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Phantom Badger

Boeing’s Phantom Badger at the Sea Air Space Exposition 2014

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At the Navy League’s Sea Air Space Exposition this year in National Harbor, Maryland, there was an unusual craft on display next to Boeing’s usual display of aircraft. It was a jeep-like thing, both narrower and longer than expected. Dubbed the “Phantom Badger,” it solves a very specific problem: it fits (just barely) inside Boeing’s tiltrotor V-22 Ospreys used by Marines and Special Forces. Now when those troops deploy far ahead and into tricky places, they can finally bring a working vehicle with them.

To understand the Badger, first one must understand the Osprey. The V-22 Osprey is a tilt-rotor aircraft. This means that it can land and take off like a helicopter, which greatly expands the number of places it can go. In air, the rotors tilt forward, so it carries troops fast, carrying up to 32 troops or 10,000 pounds of cargo where it needs to be. The problem with the V-22, then, is that it can get into many places, and few other aircraft can go where it goes. So special forces or Marines operating from Ospreys can only use what Ospreys can carry with them, and for a long time that meant only small vehicles, similar to commercial ATV four-wheelers, were the only ground transportation an Osprey could supply.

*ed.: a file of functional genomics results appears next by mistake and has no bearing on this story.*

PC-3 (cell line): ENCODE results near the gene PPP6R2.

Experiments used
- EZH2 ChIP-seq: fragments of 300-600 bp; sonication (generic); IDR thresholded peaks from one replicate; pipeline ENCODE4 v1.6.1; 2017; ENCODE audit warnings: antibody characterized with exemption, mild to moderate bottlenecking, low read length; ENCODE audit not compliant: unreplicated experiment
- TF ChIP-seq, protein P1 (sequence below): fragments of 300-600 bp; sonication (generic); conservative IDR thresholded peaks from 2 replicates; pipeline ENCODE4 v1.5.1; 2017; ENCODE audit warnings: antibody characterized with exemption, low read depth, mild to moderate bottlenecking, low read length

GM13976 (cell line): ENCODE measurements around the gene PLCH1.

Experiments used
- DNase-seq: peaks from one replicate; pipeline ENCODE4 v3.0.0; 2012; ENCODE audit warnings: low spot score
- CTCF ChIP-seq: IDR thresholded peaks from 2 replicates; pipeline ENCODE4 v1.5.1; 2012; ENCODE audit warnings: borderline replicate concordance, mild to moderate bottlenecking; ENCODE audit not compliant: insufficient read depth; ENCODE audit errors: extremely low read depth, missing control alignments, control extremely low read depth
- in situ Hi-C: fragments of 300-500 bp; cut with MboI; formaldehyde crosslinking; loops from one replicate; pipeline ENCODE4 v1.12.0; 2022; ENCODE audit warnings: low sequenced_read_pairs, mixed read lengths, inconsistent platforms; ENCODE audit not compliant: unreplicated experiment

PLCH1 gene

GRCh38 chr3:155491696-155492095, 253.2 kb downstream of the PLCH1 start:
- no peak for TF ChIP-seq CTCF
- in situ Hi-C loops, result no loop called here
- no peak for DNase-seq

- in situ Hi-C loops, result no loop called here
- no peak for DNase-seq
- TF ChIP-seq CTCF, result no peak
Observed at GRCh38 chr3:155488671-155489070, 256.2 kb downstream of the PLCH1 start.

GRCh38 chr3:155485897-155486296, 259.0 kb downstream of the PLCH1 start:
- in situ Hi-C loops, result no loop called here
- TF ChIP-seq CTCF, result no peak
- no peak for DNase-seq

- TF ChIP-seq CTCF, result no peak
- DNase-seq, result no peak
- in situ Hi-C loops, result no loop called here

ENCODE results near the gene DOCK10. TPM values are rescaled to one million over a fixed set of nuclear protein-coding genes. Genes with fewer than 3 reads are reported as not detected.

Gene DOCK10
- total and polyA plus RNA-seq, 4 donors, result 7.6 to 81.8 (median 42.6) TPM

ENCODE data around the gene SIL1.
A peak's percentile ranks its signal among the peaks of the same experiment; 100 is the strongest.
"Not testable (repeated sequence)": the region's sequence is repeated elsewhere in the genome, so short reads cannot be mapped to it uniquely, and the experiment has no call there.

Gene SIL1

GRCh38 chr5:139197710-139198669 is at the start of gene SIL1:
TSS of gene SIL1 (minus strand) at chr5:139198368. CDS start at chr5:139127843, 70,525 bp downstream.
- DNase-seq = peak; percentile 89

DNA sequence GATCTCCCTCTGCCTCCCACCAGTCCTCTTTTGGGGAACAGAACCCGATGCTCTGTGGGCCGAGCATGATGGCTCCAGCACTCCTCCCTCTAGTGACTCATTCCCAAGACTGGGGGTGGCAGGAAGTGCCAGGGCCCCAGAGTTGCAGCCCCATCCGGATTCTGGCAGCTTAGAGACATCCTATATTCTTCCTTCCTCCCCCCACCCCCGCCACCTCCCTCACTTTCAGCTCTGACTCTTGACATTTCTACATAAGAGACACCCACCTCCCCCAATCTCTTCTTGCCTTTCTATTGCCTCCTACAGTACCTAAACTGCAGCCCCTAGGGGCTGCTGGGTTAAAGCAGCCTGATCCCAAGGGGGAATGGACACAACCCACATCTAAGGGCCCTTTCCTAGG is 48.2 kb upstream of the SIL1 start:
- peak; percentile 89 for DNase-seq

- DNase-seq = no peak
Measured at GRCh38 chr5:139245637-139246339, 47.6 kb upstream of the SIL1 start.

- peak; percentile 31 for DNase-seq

The Badger lets troops do more, and gives them a better vehicle for Osprey-accessible areas than they could otherwise get. It can go 80mph on roads, ford up to three feet of water, and the entire back can be converted into a few different versions, depending on the modules available. These include a stretcher rack that can wounded back to an Osprey for evacuation, a machine gun mount, and others. It’s not going to be as durable as an MRAP, but at under 8,000 pounds and only 60 inches wide, it can go a lot of places a heavier vehicle can’t.

Phantom Badger And Osprey

It’s a snug fit.

At the exposition, Popular Science spoke with Boeing’s Garret Kasper about the Phantom Badger. This isn’t exactly the first time Boeing’s designed a car, Kasper quipped. “Back in the 1960s we made the lunar rover.” Still, land vehicles are relatively new for the company. For the Badger, they collaborated with North Carolina’s MSI Defense Solutions.

On Tuesday, Boeing announced that the U.S. Navy has certified the Phantom Badger for flight onboard military V-22s Ospreys. And at the expo, Kasper shared this: there’s “an undisclosed Department of Defense customer” interested in the Badger, and it’s not the Marine Corps. That’s a truth by omission: the only part of the military outside the Marine Corps that uses V-22 Ospreys are Air Force Special Operations.

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